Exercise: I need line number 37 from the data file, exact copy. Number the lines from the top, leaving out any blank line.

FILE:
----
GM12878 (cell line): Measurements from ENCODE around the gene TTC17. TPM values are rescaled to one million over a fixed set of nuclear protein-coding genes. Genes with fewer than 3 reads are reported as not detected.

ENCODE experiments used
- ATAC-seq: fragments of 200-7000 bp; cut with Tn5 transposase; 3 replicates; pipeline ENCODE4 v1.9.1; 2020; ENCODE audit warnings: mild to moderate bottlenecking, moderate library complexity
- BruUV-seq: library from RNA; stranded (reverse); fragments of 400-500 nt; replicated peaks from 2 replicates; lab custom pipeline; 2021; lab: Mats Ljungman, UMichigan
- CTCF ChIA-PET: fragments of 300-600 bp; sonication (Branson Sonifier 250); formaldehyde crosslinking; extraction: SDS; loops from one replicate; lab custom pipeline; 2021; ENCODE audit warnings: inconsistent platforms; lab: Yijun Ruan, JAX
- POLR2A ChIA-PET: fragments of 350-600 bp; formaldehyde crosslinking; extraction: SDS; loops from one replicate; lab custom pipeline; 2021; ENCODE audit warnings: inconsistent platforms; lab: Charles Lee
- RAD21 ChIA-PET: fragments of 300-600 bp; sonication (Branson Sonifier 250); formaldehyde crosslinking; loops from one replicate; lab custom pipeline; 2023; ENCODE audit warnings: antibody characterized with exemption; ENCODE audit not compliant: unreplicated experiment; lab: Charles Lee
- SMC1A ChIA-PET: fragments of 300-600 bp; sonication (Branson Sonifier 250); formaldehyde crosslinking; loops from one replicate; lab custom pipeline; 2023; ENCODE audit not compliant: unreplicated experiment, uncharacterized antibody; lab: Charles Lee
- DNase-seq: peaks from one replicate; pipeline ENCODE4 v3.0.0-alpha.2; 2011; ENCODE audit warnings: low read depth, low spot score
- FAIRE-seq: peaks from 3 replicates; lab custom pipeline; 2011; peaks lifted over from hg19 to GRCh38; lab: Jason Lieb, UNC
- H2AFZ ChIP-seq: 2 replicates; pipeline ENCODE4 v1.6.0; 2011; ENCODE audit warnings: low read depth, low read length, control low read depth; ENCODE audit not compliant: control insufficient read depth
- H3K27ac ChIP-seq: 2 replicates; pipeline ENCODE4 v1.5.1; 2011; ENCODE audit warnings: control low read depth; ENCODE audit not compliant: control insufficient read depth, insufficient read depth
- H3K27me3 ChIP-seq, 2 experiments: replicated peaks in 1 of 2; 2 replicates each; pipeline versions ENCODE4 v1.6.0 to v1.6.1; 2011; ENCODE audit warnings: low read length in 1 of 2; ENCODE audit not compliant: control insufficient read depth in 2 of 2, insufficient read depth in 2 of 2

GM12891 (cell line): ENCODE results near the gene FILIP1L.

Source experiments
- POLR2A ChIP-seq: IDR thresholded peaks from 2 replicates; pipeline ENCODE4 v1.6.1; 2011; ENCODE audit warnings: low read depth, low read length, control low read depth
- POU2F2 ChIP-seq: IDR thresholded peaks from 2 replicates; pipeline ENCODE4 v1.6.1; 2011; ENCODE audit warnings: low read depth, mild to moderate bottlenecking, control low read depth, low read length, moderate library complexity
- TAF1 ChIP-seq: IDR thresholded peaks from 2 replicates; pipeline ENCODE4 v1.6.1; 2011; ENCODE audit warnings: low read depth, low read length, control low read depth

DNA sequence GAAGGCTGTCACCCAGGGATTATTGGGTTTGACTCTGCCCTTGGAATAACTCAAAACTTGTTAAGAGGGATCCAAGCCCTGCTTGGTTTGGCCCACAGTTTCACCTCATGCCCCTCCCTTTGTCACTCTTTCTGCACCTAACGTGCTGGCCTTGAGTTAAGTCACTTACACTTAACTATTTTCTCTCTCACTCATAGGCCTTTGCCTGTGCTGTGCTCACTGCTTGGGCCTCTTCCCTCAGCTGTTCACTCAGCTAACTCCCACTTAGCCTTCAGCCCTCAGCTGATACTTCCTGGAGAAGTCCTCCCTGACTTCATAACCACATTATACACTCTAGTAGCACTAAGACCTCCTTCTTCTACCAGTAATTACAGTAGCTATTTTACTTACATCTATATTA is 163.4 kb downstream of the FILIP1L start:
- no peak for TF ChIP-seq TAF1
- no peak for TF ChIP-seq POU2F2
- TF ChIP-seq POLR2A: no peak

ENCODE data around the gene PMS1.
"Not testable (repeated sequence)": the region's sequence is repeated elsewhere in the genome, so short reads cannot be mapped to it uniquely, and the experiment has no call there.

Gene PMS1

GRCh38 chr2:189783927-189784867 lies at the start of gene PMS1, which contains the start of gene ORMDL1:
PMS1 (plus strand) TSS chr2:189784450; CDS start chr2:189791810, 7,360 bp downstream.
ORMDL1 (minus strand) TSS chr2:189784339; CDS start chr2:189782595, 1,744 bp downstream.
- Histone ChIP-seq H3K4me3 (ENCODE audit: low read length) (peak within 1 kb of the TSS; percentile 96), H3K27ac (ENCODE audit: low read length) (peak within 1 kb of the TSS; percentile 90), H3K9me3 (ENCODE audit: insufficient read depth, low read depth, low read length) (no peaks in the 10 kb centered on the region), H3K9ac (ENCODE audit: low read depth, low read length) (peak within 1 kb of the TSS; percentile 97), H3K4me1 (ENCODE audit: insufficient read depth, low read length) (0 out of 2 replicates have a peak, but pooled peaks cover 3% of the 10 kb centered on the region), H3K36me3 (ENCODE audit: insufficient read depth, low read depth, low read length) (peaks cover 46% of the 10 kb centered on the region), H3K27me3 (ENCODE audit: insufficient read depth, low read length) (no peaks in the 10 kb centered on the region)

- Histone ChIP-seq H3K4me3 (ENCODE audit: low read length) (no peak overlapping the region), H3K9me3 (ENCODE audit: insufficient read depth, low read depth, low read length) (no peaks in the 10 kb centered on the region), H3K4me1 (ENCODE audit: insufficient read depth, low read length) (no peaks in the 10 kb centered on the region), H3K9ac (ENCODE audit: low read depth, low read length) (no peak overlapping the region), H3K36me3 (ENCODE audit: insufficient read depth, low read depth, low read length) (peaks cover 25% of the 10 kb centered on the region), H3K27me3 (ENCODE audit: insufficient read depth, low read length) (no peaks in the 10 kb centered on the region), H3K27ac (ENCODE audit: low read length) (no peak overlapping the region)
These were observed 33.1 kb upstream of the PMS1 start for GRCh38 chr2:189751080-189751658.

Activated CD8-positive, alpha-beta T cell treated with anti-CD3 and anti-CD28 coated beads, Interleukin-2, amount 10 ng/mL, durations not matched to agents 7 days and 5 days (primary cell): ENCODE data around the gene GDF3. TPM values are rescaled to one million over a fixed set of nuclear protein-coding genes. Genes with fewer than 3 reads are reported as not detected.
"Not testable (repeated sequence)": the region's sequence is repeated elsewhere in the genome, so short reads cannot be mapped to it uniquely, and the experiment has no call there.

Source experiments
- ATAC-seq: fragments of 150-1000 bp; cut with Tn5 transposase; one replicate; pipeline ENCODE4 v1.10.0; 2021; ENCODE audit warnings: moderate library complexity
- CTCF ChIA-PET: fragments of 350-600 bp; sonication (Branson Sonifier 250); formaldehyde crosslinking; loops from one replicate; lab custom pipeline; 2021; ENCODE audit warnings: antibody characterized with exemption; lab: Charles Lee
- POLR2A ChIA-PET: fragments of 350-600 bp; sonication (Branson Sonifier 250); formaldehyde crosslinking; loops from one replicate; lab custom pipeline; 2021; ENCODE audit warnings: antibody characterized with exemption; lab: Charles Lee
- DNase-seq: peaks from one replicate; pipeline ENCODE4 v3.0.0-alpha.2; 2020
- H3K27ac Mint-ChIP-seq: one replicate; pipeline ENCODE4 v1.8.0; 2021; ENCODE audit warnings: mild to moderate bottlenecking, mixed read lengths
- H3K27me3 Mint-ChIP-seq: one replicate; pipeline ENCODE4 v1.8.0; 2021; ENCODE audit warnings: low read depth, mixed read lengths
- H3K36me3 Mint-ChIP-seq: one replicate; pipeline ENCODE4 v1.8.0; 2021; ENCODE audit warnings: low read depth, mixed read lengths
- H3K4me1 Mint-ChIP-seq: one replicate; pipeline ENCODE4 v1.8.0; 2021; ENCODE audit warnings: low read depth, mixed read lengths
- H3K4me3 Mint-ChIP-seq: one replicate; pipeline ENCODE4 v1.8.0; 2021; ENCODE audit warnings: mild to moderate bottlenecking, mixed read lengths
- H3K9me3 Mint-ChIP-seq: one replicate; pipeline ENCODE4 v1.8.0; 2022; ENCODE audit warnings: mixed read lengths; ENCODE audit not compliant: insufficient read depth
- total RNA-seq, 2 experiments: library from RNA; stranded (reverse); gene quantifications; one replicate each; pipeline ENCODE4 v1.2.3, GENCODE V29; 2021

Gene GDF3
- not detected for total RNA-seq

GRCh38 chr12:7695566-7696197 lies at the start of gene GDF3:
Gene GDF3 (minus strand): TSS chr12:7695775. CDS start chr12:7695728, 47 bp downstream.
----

- POLR2A ChIA-PET: fragments of 350-600 bp; sonication (Branson Sonifier 250); formaldehyde crosslinking; loops from one replicate; lab custom pipeline; 2021; ENCODE audit warnings: antibody characterized with exemption; lab: Charles Lee